To answer these questions, Americans for Insurance Reform, (AIR), a coalition of nearly 100 consumer and public interest groups around the country, has produced the most comprehensive review of medical malpractice premiums, claims, profits and the impact of medical malpractice tort law limits to date. Based on its analysis, AIR finds:

  • Medical malpractice premiums, inflation-adjusted, are nearly the lowest they have been in over 30 years.
  • Medical malpractice claims, inflation-adjusted, are dropping significantly, down 45 percent since 2000.
  • Medical malpractice premiums are less than one-half of one percent of the country’s overall health care costs; medical malpractice claims are a mere one-fifth of one percent of health care costs. In over 30 years, premiums and claims have never been greater than 1% of our nation’s health care costs.
  • Medical malpractice insurer profits are higher than the rest of the property casualty industry, which has been remarkably profitable over the last five years.
  • The periodic premium spikes that doctors experience, as they did from 2002 until 2005, are not related to claims but to the economic cycle of insurers and to drops in investment income.
  • Many states that have resisted enacting severe restrictions on injured patients’ legal rights experienced rate changes (i.e., premium increases or decreases for doctors) similar to those states that enacted severe restrictions on patients’ rights, i.e., there is no correlation between “tort reform” and insurance rates for doctors.

AIR concludes that there absolutely no reason to further limit the liability of doctors and hospitals, who already benefit from more liability protection for their negligence than any profession in the country. Further, doing so would have almost no impact on overall health care expenditures – except that the costs of medical error and hospital-induced injury would remain.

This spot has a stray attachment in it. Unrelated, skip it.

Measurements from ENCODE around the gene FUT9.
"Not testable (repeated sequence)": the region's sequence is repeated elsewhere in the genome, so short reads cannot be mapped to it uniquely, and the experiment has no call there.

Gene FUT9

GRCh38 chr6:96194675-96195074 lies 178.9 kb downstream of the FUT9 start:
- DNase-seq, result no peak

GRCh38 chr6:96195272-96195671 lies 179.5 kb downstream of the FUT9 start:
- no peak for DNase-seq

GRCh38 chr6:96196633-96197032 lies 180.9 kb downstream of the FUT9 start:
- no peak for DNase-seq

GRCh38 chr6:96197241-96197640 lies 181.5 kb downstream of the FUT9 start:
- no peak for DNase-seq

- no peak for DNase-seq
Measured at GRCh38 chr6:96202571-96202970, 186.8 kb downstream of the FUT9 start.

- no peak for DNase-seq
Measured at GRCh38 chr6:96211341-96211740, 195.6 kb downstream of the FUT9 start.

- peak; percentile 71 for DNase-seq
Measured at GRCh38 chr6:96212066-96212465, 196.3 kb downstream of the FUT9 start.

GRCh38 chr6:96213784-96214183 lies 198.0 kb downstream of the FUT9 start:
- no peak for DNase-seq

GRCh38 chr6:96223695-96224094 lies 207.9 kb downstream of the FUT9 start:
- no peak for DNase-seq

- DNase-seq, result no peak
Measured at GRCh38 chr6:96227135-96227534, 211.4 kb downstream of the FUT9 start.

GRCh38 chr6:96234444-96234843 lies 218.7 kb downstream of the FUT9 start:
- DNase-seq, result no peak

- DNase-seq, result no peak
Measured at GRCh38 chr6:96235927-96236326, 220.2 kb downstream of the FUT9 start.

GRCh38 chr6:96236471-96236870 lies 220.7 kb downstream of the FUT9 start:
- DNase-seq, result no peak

What do you think? about tort reform? Healthcare reform? Which is more important?

Read another perspective here.

If you like this post, DIGGIT and I will write more about the topic.

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2 Responses to “Are there frivolous lawsuits?”

  1. Thanks Pat for this very insightful article. I think the bone of contention is not on the overall financial impact of medical malpractice on the overall healthcare system but the amount of award against individual doctors or practitioners in successfully prosecuted malpractice claims.
    It is hard to see how a doctor who might have treated thousands of patients over many years with good result but had never made a million dollar is made to pay millions for one mistake. Again the emotional damage to some of the practitioners are enomous. Doctors are practicing defensive medicine to avoid malpractce suits and that certainly does not reduce healthcare cost.
    I agree that some form of recourse must exist for patients who are injured for no fault of theirs. Rather than put more restriction on malpractice suits, the awards against individual practitioners (not hospitals or health systems) may need review.

    • There are states that limit awards. Some have imposed ceilings and some have removed those same ceilings. The insurance companies back the physicians and pay the awards. Interestingly, in Texas, which limits the awards, the cost of malpractice insurance has not gone down.